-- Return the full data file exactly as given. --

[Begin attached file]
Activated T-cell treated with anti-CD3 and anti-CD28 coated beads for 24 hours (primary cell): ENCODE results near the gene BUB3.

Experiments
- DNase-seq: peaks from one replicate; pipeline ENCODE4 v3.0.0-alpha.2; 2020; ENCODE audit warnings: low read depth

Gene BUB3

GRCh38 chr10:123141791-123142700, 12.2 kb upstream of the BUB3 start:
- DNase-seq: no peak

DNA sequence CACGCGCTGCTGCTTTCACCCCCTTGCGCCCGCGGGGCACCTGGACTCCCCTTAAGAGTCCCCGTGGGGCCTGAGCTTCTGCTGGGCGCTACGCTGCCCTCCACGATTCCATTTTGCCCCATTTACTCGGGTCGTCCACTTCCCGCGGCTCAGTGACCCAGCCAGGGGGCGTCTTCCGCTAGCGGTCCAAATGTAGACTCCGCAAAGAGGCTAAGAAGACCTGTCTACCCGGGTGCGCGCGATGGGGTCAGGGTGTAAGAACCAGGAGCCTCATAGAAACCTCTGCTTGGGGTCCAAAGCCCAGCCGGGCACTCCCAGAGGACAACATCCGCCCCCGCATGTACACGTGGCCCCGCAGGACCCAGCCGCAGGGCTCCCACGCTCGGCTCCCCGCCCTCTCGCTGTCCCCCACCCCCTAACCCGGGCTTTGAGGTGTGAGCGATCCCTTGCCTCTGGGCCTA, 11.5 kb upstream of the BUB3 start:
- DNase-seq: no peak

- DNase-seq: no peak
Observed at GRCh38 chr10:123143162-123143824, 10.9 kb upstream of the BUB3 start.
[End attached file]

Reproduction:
Activated T-cell treated with anti-CD3 and anti-CD28 coated beads for 24 hours (primary cell): ENCODE results near the gene BUB3.

Experiments
- DNase-seq: peaks from one replicate; pipeline ENCODE4 v3.0.0-alpha.2; 2020; ENCODE audit warnings: low read depth

Gene BUB3

GRCh38 chr10:123141791-123142700, 12.2 kb upstream of the BUB3 start:
- DNase-seq: no peak

DNA sequence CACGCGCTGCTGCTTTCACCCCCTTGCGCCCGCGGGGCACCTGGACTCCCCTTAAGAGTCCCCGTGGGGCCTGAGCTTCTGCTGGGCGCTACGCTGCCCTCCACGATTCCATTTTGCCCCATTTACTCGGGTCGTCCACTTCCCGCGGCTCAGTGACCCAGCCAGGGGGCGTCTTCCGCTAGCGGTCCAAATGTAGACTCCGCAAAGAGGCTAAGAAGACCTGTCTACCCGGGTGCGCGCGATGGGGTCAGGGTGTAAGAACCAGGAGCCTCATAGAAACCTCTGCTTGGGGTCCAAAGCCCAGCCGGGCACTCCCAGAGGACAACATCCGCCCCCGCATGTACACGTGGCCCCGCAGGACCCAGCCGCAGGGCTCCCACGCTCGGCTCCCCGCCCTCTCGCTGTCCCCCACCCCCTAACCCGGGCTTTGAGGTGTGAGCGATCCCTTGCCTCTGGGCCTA, 11.5 kb upstream of the BUB3 start:
- DNase-seq: no peak

- DNase-seq: no peak
Observed at GRCh38 chr10:123143162-123143824, 10.9 kb upstream of the BUB3 start.